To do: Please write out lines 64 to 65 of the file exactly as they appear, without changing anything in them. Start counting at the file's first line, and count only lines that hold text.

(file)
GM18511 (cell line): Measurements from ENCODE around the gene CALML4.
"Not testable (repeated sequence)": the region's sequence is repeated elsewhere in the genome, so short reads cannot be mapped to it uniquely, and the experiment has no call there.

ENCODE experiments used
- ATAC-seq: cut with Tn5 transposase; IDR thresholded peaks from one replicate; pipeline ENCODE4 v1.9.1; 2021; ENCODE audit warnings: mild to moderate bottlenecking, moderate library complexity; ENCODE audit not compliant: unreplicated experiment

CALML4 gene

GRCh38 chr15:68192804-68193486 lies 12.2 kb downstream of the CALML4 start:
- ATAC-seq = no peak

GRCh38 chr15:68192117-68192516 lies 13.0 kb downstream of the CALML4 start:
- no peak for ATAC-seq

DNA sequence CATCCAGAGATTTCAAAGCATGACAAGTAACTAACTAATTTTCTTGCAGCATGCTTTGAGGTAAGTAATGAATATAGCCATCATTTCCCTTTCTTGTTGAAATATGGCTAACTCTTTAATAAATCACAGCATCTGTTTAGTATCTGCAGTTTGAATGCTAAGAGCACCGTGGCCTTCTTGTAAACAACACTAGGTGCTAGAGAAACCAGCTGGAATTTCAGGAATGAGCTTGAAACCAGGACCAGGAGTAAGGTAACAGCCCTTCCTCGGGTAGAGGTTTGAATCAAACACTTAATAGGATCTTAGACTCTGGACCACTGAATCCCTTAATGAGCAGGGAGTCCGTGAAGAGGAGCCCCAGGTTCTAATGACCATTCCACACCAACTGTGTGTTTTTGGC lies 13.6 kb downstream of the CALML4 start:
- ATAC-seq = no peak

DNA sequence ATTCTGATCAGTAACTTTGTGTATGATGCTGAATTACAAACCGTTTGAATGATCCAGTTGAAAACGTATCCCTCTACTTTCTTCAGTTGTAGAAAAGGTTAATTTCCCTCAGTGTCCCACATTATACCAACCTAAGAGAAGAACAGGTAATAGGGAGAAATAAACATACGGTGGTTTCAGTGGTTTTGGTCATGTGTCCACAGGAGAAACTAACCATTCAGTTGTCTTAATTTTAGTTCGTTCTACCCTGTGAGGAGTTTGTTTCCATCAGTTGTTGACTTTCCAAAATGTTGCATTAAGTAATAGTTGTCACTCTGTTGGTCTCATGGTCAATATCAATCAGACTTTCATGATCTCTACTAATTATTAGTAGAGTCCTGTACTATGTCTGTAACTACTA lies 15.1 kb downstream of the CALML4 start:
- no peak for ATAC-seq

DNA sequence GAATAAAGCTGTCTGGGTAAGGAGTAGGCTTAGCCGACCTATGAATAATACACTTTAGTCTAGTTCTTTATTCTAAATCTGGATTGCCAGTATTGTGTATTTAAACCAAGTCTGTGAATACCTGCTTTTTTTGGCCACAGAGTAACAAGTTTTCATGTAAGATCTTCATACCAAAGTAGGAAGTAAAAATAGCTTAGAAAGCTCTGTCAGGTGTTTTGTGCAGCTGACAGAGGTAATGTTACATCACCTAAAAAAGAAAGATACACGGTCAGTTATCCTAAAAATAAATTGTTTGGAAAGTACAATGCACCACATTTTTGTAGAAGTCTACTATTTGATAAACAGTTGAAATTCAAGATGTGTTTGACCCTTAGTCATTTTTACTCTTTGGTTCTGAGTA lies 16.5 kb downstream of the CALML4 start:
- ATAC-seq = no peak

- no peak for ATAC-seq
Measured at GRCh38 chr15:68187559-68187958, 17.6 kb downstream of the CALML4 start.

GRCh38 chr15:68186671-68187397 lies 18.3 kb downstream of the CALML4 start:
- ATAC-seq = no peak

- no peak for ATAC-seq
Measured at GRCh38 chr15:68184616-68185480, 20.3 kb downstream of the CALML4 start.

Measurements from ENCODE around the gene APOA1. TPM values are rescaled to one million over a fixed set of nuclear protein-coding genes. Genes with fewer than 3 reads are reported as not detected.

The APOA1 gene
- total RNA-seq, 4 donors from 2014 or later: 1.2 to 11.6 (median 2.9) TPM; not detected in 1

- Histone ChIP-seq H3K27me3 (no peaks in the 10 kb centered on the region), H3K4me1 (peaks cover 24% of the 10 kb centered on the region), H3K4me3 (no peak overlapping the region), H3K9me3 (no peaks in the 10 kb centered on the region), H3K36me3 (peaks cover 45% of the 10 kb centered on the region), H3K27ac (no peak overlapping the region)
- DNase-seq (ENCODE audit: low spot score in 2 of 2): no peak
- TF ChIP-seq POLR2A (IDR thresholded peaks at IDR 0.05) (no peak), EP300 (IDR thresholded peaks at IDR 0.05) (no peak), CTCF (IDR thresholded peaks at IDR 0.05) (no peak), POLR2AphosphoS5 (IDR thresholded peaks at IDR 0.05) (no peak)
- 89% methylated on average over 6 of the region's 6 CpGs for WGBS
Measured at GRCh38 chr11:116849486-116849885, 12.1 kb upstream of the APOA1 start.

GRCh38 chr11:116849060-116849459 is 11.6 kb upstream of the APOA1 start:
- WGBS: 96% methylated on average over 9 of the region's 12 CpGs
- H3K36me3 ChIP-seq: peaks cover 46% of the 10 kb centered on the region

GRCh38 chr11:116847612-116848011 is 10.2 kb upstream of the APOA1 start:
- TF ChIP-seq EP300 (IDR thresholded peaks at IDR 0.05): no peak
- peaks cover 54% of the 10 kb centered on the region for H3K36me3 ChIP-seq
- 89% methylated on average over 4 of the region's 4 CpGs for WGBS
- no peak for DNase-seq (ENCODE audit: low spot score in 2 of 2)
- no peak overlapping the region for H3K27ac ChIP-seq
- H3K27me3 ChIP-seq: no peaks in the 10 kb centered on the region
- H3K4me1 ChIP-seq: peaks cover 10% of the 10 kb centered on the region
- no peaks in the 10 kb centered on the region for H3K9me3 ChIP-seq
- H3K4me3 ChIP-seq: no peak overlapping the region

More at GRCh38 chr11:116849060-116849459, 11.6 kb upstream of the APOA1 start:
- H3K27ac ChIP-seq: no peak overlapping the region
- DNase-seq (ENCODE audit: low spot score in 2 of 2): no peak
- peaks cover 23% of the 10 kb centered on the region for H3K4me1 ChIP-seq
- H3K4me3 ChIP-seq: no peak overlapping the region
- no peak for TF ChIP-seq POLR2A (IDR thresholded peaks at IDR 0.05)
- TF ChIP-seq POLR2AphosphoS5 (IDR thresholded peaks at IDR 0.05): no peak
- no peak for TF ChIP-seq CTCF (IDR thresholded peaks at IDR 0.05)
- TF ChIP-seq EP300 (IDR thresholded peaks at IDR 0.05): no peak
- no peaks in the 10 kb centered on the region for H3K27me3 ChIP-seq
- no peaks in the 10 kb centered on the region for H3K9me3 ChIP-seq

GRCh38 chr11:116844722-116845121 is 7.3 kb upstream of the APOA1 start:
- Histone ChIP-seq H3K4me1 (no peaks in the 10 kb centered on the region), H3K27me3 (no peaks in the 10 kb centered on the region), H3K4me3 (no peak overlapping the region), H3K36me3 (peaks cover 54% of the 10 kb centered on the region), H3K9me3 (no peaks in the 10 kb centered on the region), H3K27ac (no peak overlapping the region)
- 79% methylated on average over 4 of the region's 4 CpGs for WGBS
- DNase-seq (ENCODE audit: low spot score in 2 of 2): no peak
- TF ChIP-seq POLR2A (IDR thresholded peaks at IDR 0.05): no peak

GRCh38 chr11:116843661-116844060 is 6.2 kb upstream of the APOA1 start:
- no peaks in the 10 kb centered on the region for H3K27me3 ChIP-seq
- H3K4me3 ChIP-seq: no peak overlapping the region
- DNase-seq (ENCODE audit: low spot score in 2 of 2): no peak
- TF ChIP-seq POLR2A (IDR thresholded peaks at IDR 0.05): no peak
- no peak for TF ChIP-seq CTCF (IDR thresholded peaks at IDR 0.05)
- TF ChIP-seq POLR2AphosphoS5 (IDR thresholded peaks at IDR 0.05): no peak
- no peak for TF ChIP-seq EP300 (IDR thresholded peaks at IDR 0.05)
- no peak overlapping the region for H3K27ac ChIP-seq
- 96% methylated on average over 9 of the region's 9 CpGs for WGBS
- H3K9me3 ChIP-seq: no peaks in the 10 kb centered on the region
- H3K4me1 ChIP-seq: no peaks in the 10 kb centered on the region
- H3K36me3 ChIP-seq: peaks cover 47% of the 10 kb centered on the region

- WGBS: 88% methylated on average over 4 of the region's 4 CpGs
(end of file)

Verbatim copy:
- no peak for TF ChIP-seq CTCF (IDR thresholded peaks at IDR 0.05)
- TF ChIP-seq POLR2AphosphoS5 (IDR thresholded peaks at IDR 0.05): no peak